Clean water

Good water quality is a prerequisite for several ecosystem services. Clean water is needed especially for human consumption (drinking water), but the quality of water matters also in household, irrigation and process use. Furthermore, good water quality is important  for fish and crayfish populations and makes recreation in and along watercourses more desirable.

Water is acquired both from ground and surface sources. The functioning of terrestrial ecosystems plays a key role in securing clean water. Therefore clean water acts as a bridging ecosystem service between terrestrial and aquatic ecosystems.

In crude terms, rain water is either filtered through soils to underground aquifers or flows as surface runoff to ponds and streams and then, eventually, as channel runoff to the Baltic Sea.  Many land use changes affect ecosystem's ability to store and filter water. In Finland, some of the most important land use forms affecting water quality are agriculture, forestry and human settlements.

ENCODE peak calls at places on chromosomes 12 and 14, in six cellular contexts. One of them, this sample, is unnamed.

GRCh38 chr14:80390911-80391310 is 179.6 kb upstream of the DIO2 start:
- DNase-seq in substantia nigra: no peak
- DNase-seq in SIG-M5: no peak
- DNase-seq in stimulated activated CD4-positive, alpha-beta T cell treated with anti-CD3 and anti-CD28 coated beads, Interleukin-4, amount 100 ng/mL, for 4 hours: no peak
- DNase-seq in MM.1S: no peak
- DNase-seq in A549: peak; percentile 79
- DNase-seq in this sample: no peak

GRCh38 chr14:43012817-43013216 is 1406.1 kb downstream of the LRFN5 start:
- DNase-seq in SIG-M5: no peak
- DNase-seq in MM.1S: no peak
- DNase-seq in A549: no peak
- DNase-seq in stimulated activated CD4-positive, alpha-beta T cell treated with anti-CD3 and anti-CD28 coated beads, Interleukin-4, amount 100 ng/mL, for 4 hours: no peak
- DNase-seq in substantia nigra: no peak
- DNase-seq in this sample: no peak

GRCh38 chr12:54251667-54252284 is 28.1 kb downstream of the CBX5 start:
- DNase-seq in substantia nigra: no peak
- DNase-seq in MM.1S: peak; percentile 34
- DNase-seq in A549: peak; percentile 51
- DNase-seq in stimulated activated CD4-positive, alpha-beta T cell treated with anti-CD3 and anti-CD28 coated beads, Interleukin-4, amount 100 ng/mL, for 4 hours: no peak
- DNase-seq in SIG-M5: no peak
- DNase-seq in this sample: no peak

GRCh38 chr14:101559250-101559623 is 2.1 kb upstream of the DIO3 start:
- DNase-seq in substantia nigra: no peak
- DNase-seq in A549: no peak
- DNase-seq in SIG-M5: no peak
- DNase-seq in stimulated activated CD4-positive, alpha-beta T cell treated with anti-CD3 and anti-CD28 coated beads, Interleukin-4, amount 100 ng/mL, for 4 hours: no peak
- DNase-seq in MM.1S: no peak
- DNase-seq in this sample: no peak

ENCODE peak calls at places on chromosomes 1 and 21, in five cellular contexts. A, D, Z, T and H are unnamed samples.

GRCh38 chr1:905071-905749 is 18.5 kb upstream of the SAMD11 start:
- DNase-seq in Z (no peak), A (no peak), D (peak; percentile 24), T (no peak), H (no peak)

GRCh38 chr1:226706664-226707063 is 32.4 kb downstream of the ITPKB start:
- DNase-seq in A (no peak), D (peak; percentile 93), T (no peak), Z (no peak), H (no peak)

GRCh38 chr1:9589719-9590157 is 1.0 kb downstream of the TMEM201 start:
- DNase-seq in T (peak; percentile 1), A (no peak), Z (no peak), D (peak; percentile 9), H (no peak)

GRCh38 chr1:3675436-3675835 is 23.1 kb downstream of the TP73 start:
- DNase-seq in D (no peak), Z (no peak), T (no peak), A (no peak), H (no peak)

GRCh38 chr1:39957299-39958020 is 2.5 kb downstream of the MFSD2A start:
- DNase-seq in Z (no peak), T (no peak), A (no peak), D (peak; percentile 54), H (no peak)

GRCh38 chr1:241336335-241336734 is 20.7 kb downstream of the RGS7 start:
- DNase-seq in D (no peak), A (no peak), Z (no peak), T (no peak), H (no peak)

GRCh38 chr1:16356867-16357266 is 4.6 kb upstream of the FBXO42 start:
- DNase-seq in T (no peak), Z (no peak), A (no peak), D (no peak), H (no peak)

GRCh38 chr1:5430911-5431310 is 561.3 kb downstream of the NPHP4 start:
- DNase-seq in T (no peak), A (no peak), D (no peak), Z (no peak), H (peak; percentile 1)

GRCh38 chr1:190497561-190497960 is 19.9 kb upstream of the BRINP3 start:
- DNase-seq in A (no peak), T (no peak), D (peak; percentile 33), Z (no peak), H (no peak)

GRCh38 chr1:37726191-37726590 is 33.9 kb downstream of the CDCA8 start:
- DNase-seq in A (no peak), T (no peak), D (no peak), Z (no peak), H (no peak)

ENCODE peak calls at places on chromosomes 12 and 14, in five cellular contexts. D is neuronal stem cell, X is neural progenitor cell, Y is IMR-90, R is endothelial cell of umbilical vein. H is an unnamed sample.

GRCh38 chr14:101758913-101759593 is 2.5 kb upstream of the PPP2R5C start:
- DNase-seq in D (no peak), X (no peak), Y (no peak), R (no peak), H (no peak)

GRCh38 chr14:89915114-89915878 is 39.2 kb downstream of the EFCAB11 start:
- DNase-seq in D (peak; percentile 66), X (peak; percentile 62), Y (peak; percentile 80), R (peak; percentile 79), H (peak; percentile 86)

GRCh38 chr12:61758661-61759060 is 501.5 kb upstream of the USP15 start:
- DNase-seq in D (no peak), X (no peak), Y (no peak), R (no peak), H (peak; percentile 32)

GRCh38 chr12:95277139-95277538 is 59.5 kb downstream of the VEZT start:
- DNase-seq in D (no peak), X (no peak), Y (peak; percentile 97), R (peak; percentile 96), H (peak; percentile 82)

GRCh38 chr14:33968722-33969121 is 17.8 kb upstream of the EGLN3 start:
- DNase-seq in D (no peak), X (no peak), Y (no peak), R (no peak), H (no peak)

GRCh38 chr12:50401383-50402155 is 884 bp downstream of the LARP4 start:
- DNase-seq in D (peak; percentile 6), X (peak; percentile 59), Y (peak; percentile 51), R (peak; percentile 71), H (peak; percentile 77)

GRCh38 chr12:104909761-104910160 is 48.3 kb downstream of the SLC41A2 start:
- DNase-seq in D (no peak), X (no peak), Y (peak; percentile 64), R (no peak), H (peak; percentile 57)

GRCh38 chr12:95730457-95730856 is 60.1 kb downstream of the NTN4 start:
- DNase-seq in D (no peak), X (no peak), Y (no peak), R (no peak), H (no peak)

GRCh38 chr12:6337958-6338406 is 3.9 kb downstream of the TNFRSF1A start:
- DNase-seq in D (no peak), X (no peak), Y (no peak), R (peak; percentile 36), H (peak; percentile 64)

In 2013, the ecological state of rivers and lakes was primarily good or high. However, there were more lakes which condition declined rather than improved between 2008–2013. The worst ecological quality can be found in southwestern Finland where agriculture is more intense and releases nitrogen and phosphorus into water courses.  

Groundwater areas are abundant in Finland and generally they are in good quality. Currently there are ca. 3 800 groundwater areas that have been evaluated as suitable for water supply. Approximately 5.4 million m3 of ground water is generated daily. Groundwater areas close to human activities are more likely decline in quality. Good quality groundwater areas are typically near eskers where water is filtrated through coarse-grained and porous soils.

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